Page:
Brian Williams' departure from "NBC Nightly News" draws a curtain on an era of almighty evening news anchors.
The legendary CBS newsman Walter Cronkite defined the network anchor in the 1960s and '70s as a trusted, calm paternal figure providing a steady presence during turbulent times. Williams, 55, idolized Cronkite and developed his own strong persona that was reminiscent of the days when the news divisions of the Big Three networks – ABC, CBS and NBC – dominated the media landscape before cable and the Internet arrived.
Now that Williams is leaving the broadcast to a new role anchoring breaking news at MSNBC, there are no evening news anchors with $10-million-plus salaries or the kind of big personalities that make viewers refer to them on a first-name basis. Williams’ association with “NBC Nightly News” was so strong, NBC News President Deborah Turness once said that in research studies, viewers used the word “he” when talking about the broadcast.
But the aftermath to Williams' suspension on Feb. 11, imposed by the network because of false statements he made about his reporting during the 2003 U.S. invasion of Iraq, indicates that viewers don’t necessarily need a high-priced star in the evening news anchor chair.
The ratings for Lester Holt’s tenure have been on the same track as the performance with Williams in the chair. Before Williams' suspension, "NBC Nightly News" ratings were down 7% for the 2014-15 TV season among the 25-to-54 age group that advertisers want to reach with news programs. Since Holt took over, the year-to-year decline in that demographic has been about the same. The broadcast remains competitive in overall audience, finishing first in five of the last seven weeks.
Much of that has to do with habit and the familiarity with Holt – a steady presence on NBC News since 2000 – and the network’s stable of veteran correspondents such as Andrea Mitchell, Richard Engel and Pete Williams.
“That’s the family that the viewers know,” said one former NBC News producer who asked not to be identified by name. “Maybe you don’t have the same guy at the head of the table carving the turkey at Thanksgiving. But all of the brothers, sisters, cousins and uncles are there.”
There is evidence that viewers were already seeing the network evening newscasts that way.
“All of the evening news anchors have been diminished just because of the competition of everywhere else, all the other places where we can go,” said another veteran TV news executive who has worked closely with network talent. “I don’t think the next generations are looking up to those guys. Morning shows, for whatever they’re worth, seem to be the place where the broadcast networks are more powerful."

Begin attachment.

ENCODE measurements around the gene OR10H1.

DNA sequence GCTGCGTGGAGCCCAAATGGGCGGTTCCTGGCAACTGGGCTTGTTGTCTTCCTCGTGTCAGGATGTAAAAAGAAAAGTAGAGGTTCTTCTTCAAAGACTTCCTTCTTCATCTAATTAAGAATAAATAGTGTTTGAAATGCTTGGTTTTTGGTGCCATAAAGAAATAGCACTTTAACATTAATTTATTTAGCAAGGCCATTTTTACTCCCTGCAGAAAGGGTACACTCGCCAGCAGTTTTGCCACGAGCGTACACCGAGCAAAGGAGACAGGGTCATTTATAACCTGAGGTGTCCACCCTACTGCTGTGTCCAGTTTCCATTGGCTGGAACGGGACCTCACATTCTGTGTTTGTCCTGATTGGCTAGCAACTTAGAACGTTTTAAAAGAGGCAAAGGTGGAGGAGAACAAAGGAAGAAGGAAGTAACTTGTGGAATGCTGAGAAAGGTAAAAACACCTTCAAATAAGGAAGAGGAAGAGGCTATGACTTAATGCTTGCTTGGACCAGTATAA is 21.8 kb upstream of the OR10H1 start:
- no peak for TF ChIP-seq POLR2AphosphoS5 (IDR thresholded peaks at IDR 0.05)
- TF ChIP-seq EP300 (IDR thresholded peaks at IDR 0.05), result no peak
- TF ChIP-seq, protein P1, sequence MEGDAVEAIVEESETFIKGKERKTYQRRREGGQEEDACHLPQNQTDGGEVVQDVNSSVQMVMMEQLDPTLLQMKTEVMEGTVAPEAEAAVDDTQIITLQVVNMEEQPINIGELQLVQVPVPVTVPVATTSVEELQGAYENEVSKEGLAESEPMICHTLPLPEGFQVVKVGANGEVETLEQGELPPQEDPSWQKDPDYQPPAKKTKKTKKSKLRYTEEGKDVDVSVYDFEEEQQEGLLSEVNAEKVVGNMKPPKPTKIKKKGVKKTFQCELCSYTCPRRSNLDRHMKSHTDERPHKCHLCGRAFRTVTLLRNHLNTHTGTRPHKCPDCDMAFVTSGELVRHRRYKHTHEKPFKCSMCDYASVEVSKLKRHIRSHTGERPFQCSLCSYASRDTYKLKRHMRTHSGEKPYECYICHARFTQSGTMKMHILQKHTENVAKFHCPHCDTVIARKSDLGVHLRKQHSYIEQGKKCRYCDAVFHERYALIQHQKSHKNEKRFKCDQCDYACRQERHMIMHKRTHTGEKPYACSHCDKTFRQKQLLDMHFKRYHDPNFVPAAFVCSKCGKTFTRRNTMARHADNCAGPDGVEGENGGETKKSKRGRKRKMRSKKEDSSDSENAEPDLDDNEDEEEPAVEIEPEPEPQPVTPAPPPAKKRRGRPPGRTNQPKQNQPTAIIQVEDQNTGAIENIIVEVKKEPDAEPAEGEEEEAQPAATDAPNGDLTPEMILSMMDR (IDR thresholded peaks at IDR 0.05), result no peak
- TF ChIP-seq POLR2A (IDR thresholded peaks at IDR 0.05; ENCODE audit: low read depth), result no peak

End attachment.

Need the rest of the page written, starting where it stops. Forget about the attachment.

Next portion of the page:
ABC has already taken that stand. When Diane Sawyer was in the anchor chair at “ABC World News Tonight,” many people in the industry pegged George Stephanopoulos as her likely successor. After Sawyer, Stephanopoulos was seen as having the most gravitas of anyone in the network’s news division.
But Stephanopoulos was part of the top-rated team at “Good Morning America,” the program that accounts for most of the profit at ABC News.
Keeping that winning morning team intact was a priority at ABC News. Stephanopoulos wanted the role that came with the evening news job – being the face of the network during breaking coverage and special events such as election nights. He got it – along with the never-before-bestowed title of “chief anchor” – as part of his last contract negotiation. The "ABC World News Tonight" anchor chair went to David Muir, who agreed to having Stephanopoulos take on the duties that traditionally would have been his.
CBS already learned that a flashy, high-priced name is not all that important to evening news viewers when it enticed Katie Couric to leave NBC and “Today” to become the first woman to be solo anchor of the “CBS Evening News” back in 2006. While the program won many awards for its journalism under Couric’s tenure, it lagged well behind the NBC and ABC programs in ratings.
When Couric decided to leave, the network followed her with the more low-key Scott Pelley, a figure familiar to the CBS audience because of his many years of work as a correspondent on “60 Minutes.” Pelley is so intent on playing down the personality aspect of the anchor role, he had to be talked out of taking his name off the title of the evening news broadcast. The CBS broadcast has added more than 1 million viewers since he took over.